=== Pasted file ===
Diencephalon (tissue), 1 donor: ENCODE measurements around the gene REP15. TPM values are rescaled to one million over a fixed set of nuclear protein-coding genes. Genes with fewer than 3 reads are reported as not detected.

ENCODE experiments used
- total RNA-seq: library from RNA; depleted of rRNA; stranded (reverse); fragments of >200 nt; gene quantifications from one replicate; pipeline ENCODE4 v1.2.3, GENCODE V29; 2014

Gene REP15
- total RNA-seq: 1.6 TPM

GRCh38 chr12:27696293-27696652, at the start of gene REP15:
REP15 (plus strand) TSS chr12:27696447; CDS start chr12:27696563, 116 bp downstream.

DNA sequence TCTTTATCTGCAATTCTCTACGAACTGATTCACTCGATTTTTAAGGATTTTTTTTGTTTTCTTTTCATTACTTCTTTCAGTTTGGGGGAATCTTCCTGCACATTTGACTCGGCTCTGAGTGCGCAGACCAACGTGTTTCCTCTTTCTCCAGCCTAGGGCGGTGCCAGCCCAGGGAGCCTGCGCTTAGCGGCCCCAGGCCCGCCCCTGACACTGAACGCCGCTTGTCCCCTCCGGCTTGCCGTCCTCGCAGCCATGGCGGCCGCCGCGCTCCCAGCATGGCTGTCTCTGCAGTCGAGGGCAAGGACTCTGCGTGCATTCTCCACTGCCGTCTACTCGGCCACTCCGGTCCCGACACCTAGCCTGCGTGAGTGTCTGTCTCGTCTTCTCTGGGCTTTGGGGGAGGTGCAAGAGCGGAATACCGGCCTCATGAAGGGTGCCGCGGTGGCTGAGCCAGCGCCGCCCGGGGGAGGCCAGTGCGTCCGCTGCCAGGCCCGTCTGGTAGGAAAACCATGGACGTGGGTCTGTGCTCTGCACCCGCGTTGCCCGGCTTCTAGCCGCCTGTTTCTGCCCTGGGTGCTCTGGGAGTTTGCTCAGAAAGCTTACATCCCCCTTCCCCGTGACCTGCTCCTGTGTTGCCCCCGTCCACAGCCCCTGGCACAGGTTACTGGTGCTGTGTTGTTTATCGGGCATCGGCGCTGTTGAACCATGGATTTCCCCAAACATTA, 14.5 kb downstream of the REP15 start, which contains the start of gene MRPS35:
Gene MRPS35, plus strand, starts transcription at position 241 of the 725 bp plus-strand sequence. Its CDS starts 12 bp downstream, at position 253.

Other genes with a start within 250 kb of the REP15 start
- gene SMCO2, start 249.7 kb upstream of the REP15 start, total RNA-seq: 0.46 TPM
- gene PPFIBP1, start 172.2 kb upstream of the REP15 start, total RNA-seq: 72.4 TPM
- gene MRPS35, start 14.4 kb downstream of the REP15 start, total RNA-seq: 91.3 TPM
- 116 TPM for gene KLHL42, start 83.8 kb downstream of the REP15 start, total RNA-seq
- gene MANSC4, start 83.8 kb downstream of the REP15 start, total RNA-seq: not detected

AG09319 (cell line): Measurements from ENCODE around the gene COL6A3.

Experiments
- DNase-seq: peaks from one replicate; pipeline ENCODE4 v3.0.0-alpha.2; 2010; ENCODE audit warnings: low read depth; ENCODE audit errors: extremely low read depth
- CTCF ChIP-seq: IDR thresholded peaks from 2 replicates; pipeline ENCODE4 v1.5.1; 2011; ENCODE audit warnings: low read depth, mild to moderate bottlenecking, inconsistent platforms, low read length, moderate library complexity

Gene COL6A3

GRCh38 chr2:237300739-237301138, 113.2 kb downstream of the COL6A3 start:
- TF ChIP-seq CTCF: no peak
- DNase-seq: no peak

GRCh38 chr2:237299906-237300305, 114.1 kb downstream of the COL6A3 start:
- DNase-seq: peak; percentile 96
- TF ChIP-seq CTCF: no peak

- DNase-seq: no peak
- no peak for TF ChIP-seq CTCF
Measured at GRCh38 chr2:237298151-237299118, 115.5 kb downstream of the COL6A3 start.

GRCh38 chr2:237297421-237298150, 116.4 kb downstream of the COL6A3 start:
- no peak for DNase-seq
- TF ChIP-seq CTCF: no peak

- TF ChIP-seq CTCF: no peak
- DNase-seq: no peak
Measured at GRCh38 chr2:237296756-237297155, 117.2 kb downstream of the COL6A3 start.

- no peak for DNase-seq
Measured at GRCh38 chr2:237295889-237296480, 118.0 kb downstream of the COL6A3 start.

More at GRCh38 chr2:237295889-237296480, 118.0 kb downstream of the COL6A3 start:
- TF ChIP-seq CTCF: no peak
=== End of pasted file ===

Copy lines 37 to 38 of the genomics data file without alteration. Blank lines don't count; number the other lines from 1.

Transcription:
Measured at GRCh38 chr2:237295889-237296480, 118.0 kb downstream of the COL6A3 start.

More at GRCh38 chr2:237295889-237296480, 118.0 kb downstream of the COL6A3 start: